The Praise Sandwich and Why It Doesn’t Work

The praise sandwich is a feedback technique that is widely used to provide feedback. In this post, we look at how the praise sandwich works and how it can be improved to make it even more effective.

The Praise Sandwich and Why It Doesn’t Work
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What is a Praise Sandwich?

The praise sandwich is a feedback technique that mixes both positive feedback and negative feedback. Its aim is to make a conversation where negative feedback is needed a little easier to handle.

The praise sandwich is also referred to as a feedback sandwich. It’s often used in leadership and management development programmes as a feedback tool to help those that need to provide feedback with a simple structure to follow. Each stage of the praise sandwich should use constructive feedback.

You can learn more about constructive feedback by reading the article What is Constructive Feedback.

The Typical Praise Sandwich

A typical praise sandwich uses the following approach:

  • Positive Feedback
  • Negative Feedback
  • Positive Feedback

The Praise Sandwich
The feedback conversation starts with positive feedback. Here we describe something that the person has done well. The feedback is provided should be constructive. The idea of starting with positive feedback is that it puts the person receiving the feedback into a positive state of mind. This should make the negative feedback that follows a little easier to accept.

Next comes the negative feedback. This again should be delivered as constructive feedback.

The final part of the praise sandwich is another round of positive feedback. The aim is to end the discussion on a positive to once again put the person receiving the feedback into a positive state of mind.

Example of a Praise Sandwich

Here is an example of how a typical praise sandwich works:

Positive – “I’m really happy with the way that you speak with customers. Your tone is always friendly and I think your customers enjoy speaking with you”.

Negative – “I do have some concerns with your emails to customers though. Sometimes the tone of your emails can be quite abrupt and this means that customers may see you as being rude”.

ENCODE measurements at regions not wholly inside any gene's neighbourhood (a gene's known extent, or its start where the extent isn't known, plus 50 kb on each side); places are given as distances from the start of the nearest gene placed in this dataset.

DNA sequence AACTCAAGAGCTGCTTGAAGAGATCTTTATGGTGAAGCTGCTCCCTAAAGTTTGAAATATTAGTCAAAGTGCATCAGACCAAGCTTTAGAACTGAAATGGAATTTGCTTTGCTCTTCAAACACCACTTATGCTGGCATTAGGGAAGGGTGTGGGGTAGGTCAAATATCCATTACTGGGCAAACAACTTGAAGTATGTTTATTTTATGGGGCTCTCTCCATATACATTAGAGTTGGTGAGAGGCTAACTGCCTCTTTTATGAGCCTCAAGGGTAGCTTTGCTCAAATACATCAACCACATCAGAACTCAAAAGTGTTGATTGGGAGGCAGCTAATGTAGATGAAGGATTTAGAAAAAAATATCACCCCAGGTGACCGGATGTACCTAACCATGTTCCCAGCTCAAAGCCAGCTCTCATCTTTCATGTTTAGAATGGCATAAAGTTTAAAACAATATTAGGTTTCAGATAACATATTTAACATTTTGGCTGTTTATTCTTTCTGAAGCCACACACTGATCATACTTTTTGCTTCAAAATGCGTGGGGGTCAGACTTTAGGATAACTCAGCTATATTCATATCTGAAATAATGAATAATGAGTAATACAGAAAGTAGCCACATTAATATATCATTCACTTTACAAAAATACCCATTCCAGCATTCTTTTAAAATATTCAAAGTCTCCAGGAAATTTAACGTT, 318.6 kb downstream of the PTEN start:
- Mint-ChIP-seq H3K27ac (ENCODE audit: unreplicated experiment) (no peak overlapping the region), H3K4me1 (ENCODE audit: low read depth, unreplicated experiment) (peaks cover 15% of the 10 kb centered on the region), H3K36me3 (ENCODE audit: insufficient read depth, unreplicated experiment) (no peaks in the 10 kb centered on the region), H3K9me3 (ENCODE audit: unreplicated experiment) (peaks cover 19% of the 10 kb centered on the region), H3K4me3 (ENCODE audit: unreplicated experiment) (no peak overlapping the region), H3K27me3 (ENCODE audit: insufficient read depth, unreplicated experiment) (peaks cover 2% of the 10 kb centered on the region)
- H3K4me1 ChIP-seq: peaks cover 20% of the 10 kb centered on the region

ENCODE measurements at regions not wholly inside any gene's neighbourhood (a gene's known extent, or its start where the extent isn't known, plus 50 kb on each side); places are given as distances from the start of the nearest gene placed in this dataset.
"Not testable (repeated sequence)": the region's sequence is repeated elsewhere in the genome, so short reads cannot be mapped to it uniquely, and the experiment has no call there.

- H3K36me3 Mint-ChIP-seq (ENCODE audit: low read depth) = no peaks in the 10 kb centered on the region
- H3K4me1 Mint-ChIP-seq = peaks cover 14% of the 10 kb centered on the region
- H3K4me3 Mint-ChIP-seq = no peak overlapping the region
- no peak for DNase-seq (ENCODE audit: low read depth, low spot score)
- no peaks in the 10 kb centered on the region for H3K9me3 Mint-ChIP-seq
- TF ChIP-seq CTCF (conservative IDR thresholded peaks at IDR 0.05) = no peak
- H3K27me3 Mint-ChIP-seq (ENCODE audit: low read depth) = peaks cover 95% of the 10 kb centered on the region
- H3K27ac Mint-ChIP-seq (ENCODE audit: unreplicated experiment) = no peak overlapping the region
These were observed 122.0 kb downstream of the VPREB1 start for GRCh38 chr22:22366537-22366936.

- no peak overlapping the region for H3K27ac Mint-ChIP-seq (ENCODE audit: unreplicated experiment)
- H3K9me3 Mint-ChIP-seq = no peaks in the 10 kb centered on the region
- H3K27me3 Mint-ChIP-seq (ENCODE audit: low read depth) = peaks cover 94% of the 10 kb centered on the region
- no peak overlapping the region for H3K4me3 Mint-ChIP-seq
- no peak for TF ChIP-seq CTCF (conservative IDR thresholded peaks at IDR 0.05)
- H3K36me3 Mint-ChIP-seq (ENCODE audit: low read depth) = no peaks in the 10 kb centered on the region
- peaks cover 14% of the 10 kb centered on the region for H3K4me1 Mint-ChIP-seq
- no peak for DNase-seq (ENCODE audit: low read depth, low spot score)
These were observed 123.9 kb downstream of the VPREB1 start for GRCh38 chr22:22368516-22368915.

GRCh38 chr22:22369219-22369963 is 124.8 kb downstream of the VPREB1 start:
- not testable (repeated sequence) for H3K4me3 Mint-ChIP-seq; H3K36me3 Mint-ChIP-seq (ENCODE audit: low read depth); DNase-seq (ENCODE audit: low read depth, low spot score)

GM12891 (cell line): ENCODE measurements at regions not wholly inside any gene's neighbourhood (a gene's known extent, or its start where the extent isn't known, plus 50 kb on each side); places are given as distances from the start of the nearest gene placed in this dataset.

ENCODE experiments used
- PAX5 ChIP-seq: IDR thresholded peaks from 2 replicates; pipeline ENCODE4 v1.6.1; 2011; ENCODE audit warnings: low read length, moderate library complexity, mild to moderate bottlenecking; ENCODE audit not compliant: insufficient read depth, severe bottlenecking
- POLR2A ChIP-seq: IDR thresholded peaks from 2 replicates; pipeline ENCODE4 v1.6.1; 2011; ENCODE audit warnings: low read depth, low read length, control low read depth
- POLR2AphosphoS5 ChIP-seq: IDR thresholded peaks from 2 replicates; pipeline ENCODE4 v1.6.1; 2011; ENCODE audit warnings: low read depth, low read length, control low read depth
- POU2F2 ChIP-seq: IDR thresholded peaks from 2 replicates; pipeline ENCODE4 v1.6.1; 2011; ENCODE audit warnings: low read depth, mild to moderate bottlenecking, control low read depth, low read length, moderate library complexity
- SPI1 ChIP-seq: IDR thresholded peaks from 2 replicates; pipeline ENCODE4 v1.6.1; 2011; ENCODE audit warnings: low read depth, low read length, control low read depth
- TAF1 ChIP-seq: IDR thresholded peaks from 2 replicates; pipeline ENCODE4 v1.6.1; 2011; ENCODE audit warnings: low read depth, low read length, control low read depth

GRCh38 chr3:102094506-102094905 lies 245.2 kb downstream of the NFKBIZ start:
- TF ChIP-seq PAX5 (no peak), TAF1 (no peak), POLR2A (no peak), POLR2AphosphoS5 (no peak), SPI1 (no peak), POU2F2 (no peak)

Positive – “You are a really important part of the team though. Your colleagues seem to like you and respect the work that you do and I’d like to you keep this up”.

As you can see from the example above, the negative feedback is sandwiched between the 2 pieces of positive feedback.

Why the Praise Sandwich Doesn’t Work

Although the praise sandwich is a very common feedback tool, it does have a massive downside. As 2 of the parts are positive, sometimes the negative part in the middle gets lost and the person leaves the conversation thinking that everything is OK.

The problem is, we need that negative feedback to make a change or drive an improvement in performance. If that negative feedback is lost, that change won’t occur.

This is why the praise sandwich in its current state doesn’t work; however, the principle of the praise sandwich is sound. It is a good structure, but only when used in a slightly different way.

The Improved Praise Sandwich

We can make the praise sandwich much more effective by following the same structure but changing what we deliver at each of the stages.

Firstly, let’s change the language and replace negative feedback with developmental feedback. This sounds much more like we want the feedback to develop the person receiving it and not criticise them.

Secondly, let’s change what is delivered at each stage. Rathe than then previous sections, we change this to:

  1. Positive feedback
  2. Developmental feedback
  3. Action plan to improve

The Improved Praise Sandwich
By changing the last part of the conversation into action planning rather than another piece of feedback, we can still end the conversation on a positive by looking at and agreeing on ways that the areas surrounding the developmental feedback can be improved.

This will still have the positive impact as previous, but the person receiving the feedback leaves the conversation with ownership to improve and their focus will be on making the changes.

This gives us a much better outcome too.

An Example of the Improved Praise Sandwich

Here is an example of how a typical improved praise sandwich works:

Positive – “I’m really happy with the way that you speak with customers. Your tone is always friendly and I think your customers enjoy speaking with you”.

Negative – “I do have some concerns with your emails to customers though. Sometimes the tone of your emails can be quite abrupt and this means that customers may see you as being rude”.

Positive – “Let’s take a look at an example and discuss some ways that you can improve this for the future. Which parts do you think are potentially abrupt and how do you think you could change it?”.

Further Learning

You can learn more about delivering effective feedback by attending our Leadership Skills training course. You can see the details of this course on the Leadership Skills Training Course information page.